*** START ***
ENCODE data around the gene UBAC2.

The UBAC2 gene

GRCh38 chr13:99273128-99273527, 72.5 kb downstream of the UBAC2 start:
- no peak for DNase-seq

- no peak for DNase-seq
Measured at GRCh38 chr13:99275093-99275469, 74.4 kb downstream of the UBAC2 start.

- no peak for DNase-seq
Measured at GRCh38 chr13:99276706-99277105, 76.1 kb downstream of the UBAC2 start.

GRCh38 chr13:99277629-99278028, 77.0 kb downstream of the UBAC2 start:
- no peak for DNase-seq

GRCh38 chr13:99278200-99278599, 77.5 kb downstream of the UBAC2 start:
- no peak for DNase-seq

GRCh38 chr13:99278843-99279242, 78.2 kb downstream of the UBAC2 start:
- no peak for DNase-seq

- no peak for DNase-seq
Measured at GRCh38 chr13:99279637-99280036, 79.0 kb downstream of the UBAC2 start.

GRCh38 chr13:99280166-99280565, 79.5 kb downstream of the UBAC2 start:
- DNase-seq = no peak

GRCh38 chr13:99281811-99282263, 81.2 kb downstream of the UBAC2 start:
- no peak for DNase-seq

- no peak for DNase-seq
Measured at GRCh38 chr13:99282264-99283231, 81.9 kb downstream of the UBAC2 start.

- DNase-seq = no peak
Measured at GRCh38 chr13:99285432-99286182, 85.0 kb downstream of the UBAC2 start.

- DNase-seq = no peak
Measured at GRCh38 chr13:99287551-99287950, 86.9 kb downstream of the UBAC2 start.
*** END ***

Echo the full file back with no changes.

ENCODE data around the gene UBAC2.

The UBAC2 gene

GRCh38 chr13:99273128-99273527, 72.5 kb downstream of the UBAC2 start:
- no peak for DNase-seq

- no peak for DNase-seq
Measured at GRCh38 chr13:99275093-99275469, 74.4 kb downstream of the UBAC2 start.

- no peak for DNase-seq
Measured at GRCh38 chr13:99276706-99277105, 76.1 kb downstream of the UBAC2 start.

GRCh38 chr13:99277629-99278028, 77.0 kb downstream of the UBAC2 start:
- no peak for DNase-seq

GRCh38 chr13:99278200-99278599, 77.5 kb downstream of the UBAC2 start:
- no peak for DNase-seq

GRCh38 chr13:99278843-99279242, 78.2 kb downstream of the UBAC2 start:
- no peak for DNase-seq

- no peak for DNase-seq
Measured at GRCh38 chr13:99279637-99280036, 79.0 kb downstream of the UBAC2 start.

GRCh38 chr13:99280166-99280565, 79.5 kb downstream of the UBAC2 start:
- DNase-seq = no peak

GRCh38 chr13:99281811-99282263, 81.2 kb downstream of the UBAC2 start:
- no peak for DNase-seq

- no peak for DNase-seq
Measured at GRCh38 chr13:99282264-99283231, 81.9 kb downstream of the UBAC2 start.

- DNase-seq = no peak
Measured at GRCh38 chr13:99285432-99286182, 85.0 kb downstream of the UBAC2 start.

- DNase-seq = no peak
Measured at GRCh38 chr13:99287551-99287950, 86.9 kb downstream of the UBAC2 start.